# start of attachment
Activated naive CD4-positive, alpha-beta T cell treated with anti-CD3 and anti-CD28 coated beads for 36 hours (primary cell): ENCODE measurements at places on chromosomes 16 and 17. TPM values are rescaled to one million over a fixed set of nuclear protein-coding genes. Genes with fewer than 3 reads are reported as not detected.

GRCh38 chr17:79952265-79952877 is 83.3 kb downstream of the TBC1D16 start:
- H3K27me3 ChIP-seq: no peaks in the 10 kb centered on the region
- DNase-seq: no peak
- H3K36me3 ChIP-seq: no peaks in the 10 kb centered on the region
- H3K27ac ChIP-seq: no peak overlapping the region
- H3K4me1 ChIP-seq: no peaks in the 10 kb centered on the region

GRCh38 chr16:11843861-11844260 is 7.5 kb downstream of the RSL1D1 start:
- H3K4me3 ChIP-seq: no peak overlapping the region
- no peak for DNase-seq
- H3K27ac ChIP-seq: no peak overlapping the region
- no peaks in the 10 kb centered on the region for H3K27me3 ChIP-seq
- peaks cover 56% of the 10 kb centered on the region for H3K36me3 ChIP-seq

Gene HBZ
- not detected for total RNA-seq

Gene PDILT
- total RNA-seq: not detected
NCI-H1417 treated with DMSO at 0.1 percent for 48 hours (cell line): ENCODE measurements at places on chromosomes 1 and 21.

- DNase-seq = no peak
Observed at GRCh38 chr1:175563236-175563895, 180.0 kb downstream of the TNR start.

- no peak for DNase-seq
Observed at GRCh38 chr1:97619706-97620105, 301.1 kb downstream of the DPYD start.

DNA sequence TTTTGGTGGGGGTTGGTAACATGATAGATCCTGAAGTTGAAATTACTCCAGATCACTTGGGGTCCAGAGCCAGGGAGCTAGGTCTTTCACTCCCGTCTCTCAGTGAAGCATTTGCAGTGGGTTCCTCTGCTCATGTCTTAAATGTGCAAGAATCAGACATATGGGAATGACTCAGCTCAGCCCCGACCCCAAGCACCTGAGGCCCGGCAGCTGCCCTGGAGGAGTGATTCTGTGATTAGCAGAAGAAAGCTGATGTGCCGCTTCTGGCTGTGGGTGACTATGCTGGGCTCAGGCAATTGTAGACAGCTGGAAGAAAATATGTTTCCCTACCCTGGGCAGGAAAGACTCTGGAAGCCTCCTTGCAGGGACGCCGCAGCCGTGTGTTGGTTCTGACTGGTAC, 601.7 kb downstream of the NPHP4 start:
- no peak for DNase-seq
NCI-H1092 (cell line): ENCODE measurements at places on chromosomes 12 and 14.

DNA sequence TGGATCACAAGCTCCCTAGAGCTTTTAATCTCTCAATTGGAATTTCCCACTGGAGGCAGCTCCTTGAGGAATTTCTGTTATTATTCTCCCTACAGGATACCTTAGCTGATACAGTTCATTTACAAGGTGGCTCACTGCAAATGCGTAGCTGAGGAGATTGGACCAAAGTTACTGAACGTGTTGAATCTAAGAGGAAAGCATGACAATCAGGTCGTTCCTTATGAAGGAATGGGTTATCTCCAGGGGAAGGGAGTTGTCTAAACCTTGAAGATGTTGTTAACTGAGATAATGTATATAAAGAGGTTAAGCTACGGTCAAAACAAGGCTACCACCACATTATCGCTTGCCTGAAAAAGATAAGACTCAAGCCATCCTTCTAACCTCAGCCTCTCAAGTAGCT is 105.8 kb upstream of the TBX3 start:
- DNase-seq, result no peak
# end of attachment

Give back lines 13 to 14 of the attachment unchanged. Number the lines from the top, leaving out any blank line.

- peaks cover 56% of the 10 kb centered on the region for H3K36me3 ChIP-seq

Gene HBZ